Friday, December 14, 2012

How much smarter are Americans today than a hundred years ago?

Nicholas Kristof points out this shocking fact:

The average American in the year 1900 had an I.Q. that by today’s standards would measure about 67. Since the traditional definition of mental retardation was an I.Q. of less than 70, that leads to the remarkable conclusion that a majority of Americans a century ago would count today as intellectually disabled.


DOuglas2 said...

After Coyoteblog, I think that much of the re-normalling of the test has more to do with education that better prepares people to take such tests, rather than actual raw intelligence.

100 years ago, this sort of testing was an anomaly. But now there are more and more such standardized tests at every stage of our education, largely to inform educational bureaucracies about how they are performing in their task compared to peer bureaucracies.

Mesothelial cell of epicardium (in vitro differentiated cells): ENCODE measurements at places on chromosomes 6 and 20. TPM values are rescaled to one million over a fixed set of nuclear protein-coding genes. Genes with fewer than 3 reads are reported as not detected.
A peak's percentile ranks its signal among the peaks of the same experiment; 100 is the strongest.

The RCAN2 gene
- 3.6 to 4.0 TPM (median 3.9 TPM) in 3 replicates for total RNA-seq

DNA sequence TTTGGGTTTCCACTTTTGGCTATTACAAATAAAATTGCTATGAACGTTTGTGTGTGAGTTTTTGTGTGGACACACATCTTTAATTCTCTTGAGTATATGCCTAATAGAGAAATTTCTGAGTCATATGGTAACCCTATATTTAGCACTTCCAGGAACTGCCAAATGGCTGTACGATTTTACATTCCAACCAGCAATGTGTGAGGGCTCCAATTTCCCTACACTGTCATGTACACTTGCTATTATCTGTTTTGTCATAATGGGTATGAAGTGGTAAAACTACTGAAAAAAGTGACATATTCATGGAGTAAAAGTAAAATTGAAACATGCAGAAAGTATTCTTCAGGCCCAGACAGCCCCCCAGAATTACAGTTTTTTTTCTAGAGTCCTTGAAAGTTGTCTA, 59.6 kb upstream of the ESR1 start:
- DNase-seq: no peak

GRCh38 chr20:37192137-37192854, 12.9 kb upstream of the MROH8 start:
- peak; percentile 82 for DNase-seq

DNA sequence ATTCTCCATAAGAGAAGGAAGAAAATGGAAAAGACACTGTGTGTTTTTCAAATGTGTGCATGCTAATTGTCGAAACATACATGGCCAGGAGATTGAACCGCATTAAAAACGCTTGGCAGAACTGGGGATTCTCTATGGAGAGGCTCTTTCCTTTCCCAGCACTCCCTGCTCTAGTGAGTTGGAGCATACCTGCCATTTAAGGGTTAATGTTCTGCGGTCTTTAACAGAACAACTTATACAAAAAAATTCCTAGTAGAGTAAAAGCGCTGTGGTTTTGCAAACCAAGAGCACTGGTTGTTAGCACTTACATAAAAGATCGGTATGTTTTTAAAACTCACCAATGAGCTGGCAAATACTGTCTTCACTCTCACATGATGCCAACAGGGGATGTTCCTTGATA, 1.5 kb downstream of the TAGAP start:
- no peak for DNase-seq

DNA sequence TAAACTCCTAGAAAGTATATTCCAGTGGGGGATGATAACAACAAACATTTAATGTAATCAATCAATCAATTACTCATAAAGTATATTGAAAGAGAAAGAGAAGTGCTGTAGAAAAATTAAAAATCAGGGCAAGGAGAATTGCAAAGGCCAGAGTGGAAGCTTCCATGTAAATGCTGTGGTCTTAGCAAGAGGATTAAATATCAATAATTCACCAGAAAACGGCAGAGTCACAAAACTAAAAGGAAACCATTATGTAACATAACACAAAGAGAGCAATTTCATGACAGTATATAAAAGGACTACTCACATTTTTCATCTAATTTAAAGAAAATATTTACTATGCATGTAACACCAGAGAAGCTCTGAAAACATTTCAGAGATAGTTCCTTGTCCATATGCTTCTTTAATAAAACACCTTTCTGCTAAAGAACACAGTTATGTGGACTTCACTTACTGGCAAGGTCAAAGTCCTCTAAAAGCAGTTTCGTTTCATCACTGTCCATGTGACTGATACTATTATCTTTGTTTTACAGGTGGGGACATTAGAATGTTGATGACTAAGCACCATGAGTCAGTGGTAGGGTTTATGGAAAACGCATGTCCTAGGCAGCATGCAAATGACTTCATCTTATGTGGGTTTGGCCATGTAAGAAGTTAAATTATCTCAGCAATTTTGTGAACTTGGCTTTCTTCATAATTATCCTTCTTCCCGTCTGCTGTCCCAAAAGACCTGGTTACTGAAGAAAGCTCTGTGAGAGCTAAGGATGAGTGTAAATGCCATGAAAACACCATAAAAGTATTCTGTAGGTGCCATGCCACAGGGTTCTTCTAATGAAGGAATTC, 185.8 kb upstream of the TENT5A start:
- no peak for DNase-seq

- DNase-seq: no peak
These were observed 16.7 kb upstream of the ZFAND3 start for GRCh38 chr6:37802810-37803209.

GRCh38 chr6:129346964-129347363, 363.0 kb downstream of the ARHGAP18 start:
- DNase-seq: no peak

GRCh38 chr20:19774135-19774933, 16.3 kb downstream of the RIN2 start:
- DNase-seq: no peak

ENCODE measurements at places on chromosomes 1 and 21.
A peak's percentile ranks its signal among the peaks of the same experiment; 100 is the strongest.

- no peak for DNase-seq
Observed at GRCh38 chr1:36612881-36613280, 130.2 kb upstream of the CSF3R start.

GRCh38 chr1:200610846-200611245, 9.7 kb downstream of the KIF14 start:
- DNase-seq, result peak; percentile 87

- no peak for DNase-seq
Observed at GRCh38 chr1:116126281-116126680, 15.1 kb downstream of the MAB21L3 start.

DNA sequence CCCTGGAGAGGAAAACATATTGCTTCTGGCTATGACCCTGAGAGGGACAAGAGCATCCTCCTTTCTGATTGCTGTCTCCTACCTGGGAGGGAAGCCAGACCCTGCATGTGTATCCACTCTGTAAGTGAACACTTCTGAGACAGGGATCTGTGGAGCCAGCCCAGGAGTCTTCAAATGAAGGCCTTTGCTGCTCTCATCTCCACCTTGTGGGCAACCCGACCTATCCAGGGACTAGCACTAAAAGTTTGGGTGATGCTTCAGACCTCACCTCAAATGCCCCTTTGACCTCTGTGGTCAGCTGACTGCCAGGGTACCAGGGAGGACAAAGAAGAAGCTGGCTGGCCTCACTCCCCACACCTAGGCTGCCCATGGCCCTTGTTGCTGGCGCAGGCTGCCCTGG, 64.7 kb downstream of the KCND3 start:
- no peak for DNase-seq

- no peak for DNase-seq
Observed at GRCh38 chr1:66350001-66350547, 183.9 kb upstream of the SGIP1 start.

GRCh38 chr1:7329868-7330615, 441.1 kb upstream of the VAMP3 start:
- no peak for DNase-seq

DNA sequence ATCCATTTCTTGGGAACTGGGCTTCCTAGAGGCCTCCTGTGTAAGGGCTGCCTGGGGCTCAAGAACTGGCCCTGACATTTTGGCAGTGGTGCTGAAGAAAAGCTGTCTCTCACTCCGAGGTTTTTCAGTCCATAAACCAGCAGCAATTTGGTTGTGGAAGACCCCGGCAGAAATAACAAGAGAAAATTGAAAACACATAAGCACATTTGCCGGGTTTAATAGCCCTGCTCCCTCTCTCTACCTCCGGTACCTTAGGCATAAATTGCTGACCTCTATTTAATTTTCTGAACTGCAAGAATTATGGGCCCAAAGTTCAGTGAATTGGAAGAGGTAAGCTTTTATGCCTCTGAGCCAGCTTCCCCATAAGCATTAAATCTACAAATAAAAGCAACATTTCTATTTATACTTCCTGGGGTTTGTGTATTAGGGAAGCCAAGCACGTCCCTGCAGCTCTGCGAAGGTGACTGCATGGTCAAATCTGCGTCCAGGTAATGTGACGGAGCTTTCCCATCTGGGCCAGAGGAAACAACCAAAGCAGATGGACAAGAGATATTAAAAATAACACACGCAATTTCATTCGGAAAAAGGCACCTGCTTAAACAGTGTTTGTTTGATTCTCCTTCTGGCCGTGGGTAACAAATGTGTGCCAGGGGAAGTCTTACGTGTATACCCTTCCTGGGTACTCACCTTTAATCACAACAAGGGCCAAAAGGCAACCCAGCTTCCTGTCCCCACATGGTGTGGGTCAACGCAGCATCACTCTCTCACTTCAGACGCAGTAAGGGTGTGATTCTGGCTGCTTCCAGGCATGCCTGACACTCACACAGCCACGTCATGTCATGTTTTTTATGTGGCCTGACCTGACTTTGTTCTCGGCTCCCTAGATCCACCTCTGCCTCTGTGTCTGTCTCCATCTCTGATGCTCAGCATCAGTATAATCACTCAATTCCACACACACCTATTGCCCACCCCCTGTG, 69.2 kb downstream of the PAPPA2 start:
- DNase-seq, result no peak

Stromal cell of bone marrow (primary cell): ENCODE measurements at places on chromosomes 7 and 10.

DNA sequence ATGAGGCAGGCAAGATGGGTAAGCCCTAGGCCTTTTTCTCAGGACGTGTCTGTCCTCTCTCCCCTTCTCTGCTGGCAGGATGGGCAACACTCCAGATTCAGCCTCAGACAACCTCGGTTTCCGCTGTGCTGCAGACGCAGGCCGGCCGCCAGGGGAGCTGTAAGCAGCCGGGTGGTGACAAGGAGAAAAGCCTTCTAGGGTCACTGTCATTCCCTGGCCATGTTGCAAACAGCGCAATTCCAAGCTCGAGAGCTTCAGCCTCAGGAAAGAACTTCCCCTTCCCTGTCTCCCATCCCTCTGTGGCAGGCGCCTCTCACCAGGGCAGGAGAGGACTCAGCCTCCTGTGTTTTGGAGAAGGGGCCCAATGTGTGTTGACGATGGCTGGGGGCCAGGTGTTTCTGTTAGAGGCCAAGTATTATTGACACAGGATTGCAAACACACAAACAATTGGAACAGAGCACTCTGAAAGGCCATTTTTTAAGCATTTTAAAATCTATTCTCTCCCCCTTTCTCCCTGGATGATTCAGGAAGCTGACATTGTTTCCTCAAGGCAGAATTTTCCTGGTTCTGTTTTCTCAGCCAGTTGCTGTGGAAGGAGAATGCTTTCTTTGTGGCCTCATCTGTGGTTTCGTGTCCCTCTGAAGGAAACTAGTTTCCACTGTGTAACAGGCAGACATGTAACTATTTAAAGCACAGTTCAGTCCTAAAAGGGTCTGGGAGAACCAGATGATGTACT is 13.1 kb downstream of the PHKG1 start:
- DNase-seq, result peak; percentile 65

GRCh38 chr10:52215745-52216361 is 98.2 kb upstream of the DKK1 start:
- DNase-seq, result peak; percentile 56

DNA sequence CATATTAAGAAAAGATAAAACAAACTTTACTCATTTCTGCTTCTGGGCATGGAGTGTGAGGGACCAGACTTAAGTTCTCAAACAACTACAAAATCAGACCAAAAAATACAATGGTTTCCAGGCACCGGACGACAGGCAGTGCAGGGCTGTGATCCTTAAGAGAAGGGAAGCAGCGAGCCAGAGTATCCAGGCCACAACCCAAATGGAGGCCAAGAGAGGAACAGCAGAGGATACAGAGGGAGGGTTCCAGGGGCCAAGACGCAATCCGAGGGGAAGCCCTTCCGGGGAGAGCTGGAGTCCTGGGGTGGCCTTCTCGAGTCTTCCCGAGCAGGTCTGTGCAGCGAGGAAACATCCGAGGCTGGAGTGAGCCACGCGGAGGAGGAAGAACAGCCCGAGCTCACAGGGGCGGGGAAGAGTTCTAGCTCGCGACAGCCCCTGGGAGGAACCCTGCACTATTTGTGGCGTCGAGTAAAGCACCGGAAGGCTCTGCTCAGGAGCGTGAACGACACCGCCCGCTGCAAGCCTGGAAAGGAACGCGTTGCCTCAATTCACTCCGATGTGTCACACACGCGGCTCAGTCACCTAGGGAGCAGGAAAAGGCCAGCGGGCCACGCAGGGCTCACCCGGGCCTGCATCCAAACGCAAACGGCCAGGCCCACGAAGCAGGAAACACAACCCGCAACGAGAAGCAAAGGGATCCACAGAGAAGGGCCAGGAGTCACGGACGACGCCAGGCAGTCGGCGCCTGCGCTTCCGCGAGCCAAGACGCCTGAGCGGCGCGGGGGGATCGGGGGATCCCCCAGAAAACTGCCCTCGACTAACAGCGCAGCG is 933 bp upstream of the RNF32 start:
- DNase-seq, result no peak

Richard Lawrence Cohen said...

One can only imagine what the typical Tweet, Facebook entry, or blog comment would have been like in in 1912.

T.K. Tortch said...

It wouldn't surprise me if better all-round nutrition, especially for children, accounts for a rise in median I.Q. as much or more than any one thing in particular.

In any case, happy as I am to think we're all getting smarter, I'm skeptical of I.Q. as a measure of a society's health. The important thing to remember is that more smarter people in the world doesn't mean there are more wiser, decent, or considerate people.